away, Mr. Matthews rode to Jackson
ville and delivered the Bulletin-Call
dispatch himself, following the trail.
He left the scene of the execution at
10.30 a. ix.t and reach Jacksonville at
5:25 p. m., riding a distance ot 92 miles
in tho remarkable time of 6 hours and
55 minutes, over a mountail trail ot
more than usual roughness, and using
only three. animals for the entire trip,
making 42 miles in exactly two hours
on the last stretch. Considering the
naturo of about fifteen miles of the
route, which wa3 obstructed by fallen
logs, huge boulders and deep ruts, this
may be reckoned as the most extraor
dinary feat of horsemanship ever per
formed on the Pacific coast. The com
bination courier readied Jacksonville
half an hour later. With 13 horses
and 3 riders they were beaten by one
rider with three horses half an hour.
Shooting of Ex-Senator Pomcroy
by AI. F. Conway.
The following is the most complete
account we have seen of the affair indi
cated by the above title. Conway was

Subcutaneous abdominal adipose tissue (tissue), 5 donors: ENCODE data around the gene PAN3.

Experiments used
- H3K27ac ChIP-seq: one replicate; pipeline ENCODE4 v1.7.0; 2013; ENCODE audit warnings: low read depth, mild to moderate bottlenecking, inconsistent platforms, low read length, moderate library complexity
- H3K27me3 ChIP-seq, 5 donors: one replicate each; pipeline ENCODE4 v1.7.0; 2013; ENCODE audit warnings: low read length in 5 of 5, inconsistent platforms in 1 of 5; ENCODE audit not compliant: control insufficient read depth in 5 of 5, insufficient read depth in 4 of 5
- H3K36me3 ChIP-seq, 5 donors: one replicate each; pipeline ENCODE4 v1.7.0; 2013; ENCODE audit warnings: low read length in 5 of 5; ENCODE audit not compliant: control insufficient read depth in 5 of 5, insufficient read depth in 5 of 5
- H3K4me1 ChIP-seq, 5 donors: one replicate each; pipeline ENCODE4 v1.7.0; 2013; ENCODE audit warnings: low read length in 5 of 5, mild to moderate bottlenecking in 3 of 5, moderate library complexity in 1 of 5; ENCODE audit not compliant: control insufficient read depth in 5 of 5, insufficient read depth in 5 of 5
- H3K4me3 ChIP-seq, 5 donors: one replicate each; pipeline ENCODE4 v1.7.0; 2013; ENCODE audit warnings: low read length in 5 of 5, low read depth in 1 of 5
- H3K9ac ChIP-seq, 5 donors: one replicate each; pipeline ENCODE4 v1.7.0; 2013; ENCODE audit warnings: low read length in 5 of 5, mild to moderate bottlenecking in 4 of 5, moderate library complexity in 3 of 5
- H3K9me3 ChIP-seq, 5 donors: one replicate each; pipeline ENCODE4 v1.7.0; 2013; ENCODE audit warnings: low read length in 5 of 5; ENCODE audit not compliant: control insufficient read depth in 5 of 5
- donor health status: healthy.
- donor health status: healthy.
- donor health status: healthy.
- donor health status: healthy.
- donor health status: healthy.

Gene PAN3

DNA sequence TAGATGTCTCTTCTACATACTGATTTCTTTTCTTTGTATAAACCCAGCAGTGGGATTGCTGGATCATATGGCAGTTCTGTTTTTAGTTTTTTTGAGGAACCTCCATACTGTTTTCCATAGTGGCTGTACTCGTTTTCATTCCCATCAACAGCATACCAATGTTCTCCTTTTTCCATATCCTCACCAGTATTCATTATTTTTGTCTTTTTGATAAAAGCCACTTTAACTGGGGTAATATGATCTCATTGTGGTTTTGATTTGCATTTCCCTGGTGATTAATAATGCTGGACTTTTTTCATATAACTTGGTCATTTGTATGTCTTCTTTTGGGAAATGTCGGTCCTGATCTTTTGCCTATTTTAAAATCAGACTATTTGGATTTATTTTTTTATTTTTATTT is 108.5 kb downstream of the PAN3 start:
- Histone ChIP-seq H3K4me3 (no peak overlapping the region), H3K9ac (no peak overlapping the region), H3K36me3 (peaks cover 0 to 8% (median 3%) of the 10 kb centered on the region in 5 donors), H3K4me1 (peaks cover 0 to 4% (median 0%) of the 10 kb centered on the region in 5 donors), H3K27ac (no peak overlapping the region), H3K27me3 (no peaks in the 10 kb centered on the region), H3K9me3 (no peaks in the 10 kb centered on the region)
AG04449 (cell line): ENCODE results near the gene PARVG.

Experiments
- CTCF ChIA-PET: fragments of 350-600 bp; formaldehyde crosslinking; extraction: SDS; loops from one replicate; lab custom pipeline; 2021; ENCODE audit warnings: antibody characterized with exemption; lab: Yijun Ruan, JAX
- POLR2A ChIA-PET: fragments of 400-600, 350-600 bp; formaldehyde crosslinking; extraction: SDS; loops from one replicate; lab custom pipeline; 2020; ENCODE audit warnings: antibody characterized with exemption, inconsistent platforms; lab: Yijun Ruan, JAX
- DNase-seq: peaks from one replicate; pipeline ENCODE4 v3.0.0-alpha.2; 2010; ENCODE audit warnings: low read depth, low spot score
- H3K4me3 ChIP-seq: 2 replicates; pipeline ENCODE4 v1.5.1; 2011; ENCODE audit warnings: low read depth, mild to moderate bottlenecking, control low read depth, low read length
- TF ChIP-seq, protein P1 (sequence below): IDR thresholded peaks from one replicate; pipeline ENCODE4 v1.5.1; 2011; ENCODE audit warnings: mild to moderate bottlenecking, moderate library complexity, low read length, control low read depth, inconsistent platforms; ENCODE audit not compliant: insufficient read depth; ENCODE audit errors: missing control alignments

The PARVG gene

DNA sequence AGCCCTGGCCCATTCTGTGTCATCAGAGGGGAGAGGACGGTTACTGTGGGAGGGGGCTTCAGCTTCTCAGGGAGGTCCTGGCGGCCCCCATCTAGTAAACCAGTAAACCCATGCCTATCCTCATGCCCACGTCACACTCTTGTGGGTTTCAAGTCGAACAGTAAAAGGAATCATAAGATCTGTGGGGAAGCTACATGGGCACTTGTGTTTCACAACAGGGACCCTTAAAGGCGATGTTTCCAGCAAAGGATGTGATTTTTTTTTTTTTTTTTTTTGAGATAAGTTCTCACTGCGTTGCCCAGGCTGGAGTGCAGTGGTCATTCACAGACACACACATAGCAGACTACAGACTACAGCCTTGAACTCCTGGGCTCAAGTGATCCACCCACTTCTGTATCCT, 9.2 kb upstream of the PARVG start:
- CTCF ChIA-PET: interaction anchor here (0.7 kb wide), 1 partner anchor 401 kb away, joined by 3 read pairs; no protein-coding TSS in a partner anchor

once a Representative from Kansas :'
"Washington, Oct. 11. Ex Senator
Pomery of Kansas was shot this after
noon by Martin F. Conway ot Kansas.
Senator Pomeroy was walking up New
York avenue, and when near the corner
of Fourteenth street met Conway, who
drew a large revolver within five or six
feet of Pomeroy, firing three shots at
him, one of which took effect in the
right breast, just below the nipple.
Conway then put up his pistol and
started to walk off. P. Stillitizon and
Addison, who witnessed the shooting,
immediately stopped Conway, Addison
exclaiming, "Stop, sir I You have shot
a man, and you must give your reasons
for so doing." Conway replied : " He
ruined myself and family." He then
accompanied that gentleman to the sta
tion house. Pomeroy, vv ho had fallen